Ukrainian interest. Klimkin's priorities, intimidating Lukashenko, and cynical Agramunt
Pavlo Klimkin sees no military solution to the conflict in Donbas, being convinced that confidence in Russia has seriously decreased worldwide. The murder of exiled Russian MP Denis Voronenkov in the very heart of Kyiv and the decision to ban Russian Eurovision entrant Julia Samoilova from entering Ukraine launched another round of hysteria in Russia. Alexander Lukashenko curiously combines his vow not to allow the Ukrainian scenario of protests in his country and his readiness to intensify political dialogue with Kyiv. Pedro Agramunt has taught a lesson in cynicism.
Ukrainian Foreign Minister in an interview with LigaBusinessInform outlined the priorities of Ukraine’s foreign policy. Among them is the settlement of the conflict in eastern Ukraine, continued European and Euro-Atlantic integration, and the strengthening of Ukraine's positions. Pavlo Klimkin believes that Ukraine will no longer be a bridge between the West and Russia, instead to become a logical element of NATO’s eastern flank. This positioning seems necessary in the context of the ongoing Third World Hybrid War, as the minister puts it.
It seemed that the Verkhovna Rada tried to compete with Mr Klimkin in terms of the country’s foreign relations this week. The deputies passed a resolution calling on the U.S. Congress to recognize Ukraine as Washington’s key partner beyond NATO. It is interesting to note that the initial addressee was intended to be the administration of Donald Trump, who seems to have failed to find a common language with Angela Merkel on the existing contradictions between the U.S. and EU. Meanwhile, Pavlo Klimkin stressed that negotiations are continuing on setting up a meeting of the Ukrainian and U.S. presidents.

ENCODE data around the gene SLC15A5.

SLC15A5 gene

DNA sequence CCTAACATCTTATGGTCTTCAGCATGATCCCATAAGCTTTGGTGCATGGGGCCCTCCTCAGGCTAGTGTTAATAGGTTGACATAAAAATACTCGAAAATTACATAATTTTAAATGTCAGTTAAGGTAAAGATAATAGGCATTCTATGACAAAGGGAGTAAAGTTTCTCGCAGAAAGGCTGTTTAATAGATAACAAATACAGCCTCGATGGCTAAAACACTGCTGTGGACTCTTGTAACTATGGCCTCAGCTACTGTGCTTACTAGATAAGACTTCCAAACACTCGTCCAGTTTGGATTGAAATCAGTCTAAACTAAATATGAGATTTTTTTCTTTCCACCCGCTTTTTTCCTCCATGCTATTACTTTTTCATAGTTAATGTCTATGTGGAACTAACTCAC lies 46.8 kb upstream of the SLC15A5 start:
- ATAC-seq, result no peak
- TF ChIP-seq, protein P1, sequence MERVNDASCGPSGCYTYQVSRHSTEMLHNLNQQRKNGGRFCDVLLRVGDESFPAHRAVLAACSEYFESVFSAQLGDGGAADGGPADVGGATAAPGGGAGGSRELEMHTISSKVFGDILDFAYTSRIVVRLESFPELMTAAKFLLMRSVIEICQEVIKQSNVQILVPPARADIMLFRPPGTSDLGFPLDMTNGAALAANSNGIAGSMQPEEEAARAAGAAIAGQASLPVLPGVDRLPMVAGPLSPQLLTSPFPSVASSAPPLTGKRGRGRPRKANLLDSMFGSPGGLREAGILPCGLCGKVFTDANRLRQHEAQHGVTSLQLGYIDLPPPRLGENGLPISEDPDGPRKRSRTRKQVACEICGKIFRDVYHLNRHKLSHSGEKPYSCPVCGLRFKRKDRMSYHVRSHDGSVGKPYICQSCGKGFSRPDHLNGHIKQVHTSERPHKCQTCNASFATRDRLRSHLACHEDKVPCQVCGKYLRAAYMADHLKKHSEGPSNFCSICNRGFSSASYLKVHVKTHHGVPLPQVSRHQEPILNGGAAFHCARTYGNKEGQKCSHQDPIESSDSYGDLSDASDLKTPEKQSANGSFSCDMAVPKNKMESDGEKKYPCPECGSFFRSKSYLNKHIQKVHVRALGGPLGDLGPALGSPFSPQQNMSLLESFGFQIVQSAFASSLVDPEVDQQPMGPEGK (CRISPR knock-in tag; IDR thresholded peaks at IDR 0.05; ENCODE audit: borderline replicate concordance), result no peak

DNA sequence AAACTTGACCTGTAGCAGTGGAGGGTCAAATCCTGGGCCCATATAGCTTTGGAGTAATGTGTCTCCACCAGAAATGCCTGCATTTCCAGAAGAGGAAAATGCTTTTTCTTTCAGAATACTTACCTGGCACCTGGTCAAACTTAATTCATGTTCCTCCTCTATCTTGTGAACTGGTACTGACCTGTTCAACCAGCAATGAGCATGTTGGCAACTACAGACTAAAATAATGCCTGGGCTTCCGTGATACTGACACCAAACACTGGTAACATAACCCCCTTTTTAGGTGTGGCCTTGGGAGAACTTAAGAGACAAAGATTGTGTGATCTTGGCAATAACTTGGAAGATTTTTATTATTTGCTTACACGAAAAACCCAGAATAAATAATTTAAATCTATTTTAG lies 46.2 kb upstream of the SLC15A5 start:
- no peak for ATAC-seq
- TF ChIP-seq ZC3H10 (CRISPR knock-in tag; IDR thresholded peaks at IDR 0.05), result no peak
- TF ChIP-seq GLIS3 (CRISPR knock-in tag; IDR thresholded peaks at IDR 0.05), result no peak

In turn, Russia will pursue its attempts to use media advantage to further shape the image of Ukraine as a failed state. Russian officials have been on a constant spree to smear Ukraine for more than 10 years already. The entry ban issued by the SBU against Russian singer Yulia Samoilova ahead of the Eurovision contest in Kyiv is interpreted by Russian leaders and propaganda media as a violation of human rights, allegations sounding particularly cynical when voiced by Moscow. Apparently, the cold-blooded assassination in Kyiv of former State Duma deputy Denis Voronenkov will be interpreted in Moscow in a way to turn away from themselves any suspicions of setting this murder up.
Belarusian leader Alexander Lukashenko has been actively using the elements of hybridity on the eve of Freedom Day (the anniversary of the country’s founding). The unchangeable president has forgotten about "soft Belarusianization" and slammed on his opponents with the ultimate repressive apparatus. Lukashenko combined his vow not to allow the Ukrainian scenario in Belarus with the agreement reached with Petro Poroshenko to intensify dialogue between the two countries. The paradox lies with the fact that now it would not be timely for the Belarusian president to intensify contacts with Russia or the EU.
The IMF at the last minute postponed their decision to allocate another bailout tranche for Ukraine. IMF experts will try to assess the consequences for the Ukrainian economy of the blockade of the movement of goods with the occupied territories of Donbas. The decision was unpleasant, but not tragic, for the Ukrainian economy, requiring for its recovery much more than $1 billion promised by the IMF.
Marin Le Pen used her Kremlin trump card in the presidential race in France. Emmanuel Macron, the leader of the National Front, has narrowed the gap recently, so Le Pen chose to pay a visit to Russia, where she met with Vladimir Putin in person. The Russian leader claimed he would not interfere in French presidential elections, thereby only sparking greater concerns over the scope and methods of possible intervention.
Meanwhile, the European Union is celebrating the 60th anniversary of the foundation of the European Community. In this regard, Jean-Claude Juncker expressed confidence that Brexit would find no reflection in other EU member states. In turn, Turkey’s Recep Tayyip Erdogan has vowed to radically revise his country’s relations with the EU following a successful constitutional referendum in Turkey.
PACE President Pedro Agramunt, along with a group of European deputies and the Russian delegation has visited Syria. He also spoke in favor of Russia's return to PACE. Thus, both Ukrainian and European politicians were taught a lesson in cynicism.